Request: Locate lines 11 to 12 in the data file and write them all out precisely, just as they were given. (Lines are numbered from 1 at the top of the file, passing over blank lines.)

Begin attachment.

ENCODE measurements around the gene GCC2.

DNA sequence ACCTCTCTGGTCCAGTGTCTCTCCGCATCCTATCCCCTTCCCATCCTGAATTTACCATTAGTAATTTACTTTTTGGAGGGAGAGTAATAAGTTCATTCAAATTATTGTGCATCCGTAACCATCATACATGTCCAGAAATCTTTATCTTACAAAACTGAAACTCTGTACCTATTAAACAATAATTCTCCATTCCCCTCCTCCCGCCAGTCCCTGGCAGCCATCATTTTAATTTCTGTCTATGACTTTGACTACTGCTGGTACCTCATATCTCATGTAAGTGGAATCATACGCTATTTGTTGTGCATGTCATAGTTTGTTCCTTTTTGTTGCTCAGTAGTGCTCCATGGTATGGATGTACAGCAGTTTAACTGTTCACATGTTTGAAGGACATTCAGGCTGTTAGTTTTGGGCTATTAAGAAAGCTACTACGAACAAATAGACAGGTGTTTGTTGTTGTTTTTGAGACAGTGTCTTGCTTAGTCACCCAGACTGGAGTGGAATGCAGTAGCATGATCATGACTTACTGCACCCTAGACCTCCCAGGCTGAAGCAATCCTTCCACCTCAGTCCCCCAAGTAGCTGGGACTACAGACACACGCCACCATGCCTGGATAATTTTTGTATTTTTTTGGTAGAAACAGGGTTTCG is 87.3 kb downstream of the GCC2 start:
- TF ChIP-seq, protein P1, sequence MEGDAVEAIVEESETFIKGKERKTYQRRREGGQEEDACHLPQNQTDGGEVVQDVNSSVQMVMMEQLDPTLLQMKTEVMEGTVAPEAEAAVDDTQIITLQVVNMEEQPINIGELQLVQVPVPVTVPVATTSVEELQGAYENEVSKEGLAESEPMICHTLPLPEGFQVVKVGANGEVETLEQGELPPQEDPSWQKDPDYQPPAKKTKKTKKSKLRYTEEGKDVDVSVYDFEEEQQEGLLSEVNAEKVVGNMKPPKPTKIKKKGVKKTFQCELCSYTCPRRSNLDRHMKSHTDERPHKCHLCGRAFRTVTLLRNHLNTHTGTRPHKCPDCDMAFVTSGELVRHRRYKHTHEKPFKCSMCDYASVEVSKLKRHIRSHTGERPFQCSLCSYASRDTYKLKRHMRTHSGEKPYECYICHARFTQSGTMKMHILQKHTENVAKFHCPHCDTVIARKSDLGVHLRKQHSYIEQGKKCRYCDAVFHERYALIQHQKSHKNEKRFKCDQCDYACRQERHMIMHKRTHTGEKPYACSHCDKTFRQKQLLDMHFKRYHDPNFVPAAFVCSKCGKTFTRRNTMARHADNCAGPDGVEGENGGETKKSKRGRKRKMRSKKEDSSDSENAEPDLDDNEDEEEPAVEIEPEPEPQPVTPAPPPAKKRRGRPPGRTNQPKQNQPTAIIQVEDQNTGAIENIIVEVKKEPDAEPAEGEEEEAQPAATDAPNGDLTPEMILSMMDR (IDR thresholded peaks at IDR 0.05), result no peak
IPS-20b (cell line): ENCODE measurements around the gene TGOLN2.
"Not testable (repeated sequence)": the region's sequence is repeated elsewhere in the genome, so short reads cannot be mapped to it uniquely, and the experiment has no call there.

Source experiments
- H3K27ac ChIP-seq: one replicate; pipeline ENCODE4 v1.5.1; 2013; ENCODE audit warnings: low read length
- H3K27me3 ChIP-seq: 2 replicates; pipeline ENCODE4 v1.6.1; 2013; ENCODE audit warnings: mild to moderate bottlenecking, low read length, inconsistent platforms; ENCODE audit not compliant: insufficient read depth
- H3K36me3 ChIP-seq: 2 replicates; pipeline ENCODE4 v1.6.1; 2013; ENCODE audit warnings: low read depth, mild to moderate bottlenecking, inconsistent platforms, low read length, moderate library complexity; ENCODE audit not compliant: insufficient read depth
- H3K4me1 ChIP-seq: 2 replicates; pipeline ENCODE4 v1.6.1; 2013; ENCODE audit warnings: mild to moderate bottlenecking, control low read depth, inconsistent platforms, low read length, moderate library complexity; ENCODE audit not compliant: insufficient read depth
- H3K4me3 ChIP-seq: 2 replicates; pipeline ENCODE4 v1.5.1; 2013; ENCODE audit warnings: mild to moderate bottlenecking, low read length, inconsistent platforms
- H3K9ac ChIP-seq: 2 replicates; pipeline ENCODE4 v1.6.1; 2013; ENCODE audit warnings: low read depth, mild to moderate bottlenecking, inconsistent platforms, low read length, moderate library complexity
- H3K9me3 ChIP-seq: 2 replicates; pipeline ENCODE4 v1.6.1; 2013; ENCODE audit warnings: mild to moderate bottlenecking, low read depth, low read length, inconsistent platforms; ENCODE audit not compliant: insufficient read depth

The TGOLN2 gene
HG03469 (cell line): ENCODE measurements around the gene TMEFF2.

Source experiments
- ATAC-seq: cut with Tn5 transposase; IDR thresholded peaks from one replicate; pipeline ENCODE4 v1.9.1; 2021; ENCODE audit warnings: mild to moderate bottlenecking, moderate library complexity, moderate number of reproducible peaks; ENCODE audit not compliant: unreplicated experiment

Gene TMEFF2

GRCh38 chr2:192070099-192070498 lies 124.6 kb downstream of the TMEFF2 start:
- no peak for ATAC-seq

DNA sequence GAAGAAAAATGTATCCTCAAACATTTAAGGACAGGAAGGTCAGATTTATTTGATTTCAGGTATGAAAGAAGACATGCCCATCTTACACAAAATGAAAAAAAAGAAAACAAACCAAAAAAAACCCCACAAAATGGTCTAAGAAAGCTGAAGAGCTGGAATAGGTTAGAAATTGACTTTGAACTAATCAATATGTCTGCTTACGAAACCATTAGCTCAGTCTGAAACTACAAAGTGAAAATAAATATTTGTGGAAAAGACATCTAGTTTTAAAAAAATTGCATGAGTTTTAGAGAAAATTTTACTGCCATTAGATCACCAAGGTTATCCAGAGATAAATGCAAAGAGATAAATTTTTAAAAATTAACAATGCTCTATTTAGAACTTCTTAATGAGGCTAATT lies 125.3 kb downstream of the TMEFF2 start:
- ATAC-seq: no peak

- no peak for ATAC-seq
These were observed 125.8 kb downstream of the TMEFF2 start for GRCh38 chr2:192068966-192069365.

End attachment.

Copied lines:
- H3K4me3 ChIP-seq: 2 replicates; pipeline ENCODE4 v1.5.1; 2013; ENCODE audit warnings: mild to moderate bottlenecking, low read length, inconsistent platforms
- H3K9ac ChIP-seq: 2 replicates; pipeline ENCODE4 v1.6.1; 2013; ENCODE audit warnings: low read depth, mild to moderate bottlenecking, inconsistent platforms, low read length, moderate library complexity